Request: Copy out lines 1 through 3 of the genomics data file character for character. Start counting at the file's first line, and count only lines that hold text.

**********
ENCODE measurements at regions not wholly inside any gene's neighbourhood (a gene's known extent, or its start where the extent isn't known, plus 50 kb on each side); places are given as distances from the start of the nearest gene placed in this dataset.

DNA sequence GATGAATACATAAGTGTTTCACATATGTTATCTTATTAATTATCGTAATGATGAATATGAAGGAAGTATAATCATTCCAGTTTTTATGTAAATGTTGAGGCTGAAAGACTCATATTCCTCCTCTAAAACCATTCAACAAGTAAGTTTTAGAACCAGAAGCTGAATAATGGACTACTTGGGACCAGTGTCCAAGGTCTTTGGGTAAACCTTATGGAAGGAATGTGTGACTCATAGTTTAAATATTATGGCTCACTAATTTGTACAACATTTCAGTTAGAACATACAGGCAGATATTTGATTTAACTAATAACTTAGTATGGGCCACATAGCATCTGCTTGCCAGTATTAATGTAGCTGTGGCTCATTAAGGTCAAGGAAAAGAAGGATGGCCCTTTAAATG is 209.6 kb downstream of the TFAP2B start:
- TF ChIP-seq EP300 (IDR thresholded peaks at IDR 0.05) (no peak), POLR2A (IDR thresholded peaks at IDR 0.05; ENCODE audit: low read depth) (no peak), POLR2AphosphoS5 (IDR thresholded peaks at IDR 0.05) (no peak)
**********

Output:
ENCODE measurements at regions not wholly inside any gene's neighbourhood (a gene's known extent, or its start where the extent isn't known, plus 50 kb on each side); places are given as distances from the start of the nearest gene placed in this dataset.

DNA sequence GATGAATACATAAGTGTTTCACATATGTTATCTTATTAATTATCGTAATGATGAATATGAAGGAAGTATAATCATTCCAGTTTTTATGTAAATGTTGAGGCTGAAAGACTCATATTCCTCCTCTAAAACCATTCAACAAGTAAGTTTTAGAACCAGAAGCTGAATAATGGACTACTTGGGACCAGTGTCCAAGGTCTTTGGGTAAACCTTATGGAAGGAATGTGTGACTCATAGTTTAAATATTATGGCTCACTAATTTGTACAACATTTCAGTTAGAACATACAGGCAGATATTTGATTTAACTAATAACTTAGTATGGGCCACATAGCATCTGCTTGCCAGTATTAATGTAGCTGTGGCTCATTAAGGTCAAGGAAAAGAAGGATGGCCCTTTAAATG is 209.6 kb downstream of the TFAP2B start:
- TF ChIP-seq EP300 (IDR thresholded peaks at IDR 0.05) (no peak), POLR2A (IDR thresholded peaks at IDR 0.05; ENCODE audit: low read depth) (no peak), POLR2AphosphoS5 (IDR thresholded peaks at IDR 0.05) (no peak)